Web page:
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From Backstage to Backcountry: Herding by Helicopter

As promised, I’m following up Fashion Week with some behind-the-scenes stories with you.

Today we’ll go from backstage NYC to backcountry NZ,  thanks to the wonders of video and one very generous helicopter pilot. Ready?

Last week, after Karen Walker‘s Fall 2010 show I snuck back to say hello and find out some details for Dossier. Specifically, I wanted to know about those shag-alicious sheepskin vests. Karen, like my brother-in-law Doug, happens to be Kiwi–which is to say, from New Zealand. Are the sheepskins Kiwi too? I wondered.

In Sheepskin Backstage, Hatnim Lee for Dossier Style

“They are!” exclaimed Karen. But she said they had a hell of a time finding just the right ones. “We had to go all the way to the south of the South Island,” she said. “The coldest part of the country.”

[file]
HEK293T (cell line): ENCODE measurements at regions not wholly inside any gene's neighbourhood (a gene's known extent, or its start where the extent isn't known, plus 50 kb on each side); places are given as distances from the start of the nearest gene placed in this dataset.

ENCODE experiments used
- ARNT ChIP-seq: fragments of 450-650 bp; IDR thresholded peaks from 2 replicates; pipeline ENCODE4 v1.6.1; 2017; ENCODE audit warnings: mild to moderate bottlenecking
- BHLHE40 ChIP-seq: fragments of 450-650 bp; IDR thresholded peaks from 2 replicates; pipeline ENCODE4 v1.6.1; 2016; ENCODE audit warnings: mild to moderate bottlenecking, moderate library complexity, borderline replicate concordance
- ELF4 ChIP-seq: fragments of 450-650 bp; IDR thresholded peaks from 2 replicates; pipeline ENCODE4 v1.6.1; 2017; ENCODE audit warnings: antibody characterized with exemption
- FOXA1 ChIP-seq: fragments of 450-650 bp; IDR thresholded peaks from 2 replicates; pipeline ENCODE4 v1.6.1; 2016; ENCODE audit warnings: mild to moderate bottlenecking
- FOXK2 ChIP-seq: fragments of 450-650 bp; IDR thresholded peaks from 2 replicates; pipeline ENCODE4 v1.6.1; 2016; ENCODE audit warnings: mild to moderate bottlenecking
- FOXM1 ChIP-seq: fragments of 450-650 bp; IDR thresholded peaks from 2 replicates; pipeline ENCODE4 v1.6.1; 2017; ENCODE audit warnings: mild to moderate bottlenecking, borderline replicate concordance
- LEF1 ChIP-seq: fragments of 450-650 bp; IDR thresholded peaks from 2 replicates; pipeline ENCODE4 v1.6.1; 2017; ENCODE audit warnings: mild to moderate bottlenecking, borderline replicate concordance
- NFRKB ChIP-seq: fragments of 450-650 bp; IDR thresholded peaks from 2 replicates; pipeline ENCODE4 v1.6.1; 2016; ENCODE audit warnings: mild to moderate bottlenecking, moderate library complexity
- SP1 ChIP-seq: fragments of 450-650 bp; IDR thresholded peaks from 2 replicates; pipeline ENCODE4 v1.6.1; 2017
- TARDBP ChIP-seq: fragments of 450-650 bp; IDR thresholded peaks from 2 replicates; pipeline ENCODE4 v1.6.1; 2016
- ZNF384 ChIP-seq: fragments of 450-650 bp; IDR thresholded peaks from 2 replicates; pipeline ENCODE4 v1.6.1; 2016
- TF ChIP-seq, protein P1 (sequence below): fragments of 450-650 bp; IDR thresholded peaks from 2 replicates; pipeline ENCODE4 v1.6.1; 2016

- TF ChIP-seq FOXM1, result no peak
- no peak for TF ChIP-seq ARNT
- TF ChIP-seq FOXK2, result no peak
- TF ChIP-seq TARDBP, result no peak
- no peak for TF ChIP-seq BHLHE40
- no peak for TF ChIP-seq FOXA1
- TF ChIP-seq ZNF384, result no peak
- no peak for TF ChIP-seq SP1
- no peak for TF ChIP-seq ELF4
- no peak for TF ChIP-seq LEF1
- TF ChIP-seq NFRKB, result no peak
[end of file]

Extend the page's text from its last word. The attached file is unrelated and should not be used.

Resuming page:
In Sheepskin Backcountry, Jenni Avins for Closettour

The coldest part of the country happens to be an area I know quite well. You may think I’m just some crazy city kid that runs around garment factories and fashion shows wearing overalls ironically, but I’ve actually herded sheep with the best of the best on New Zealand’s wild South Island.

Flying over New Zealand’s Southern Alps

After I left Edun, and before I went to journalism school, I took some time off down on the farm with my sister and her husband, Doug, who herds New Zealand Merinos–just the sort of sheep that shagged up Karen Walker’s collection. Usually we can get the job done with trucks, whistles and well-trained dogs, but sometimes we actually need to hop in a helicopter, depending on where those sheepies are grazing.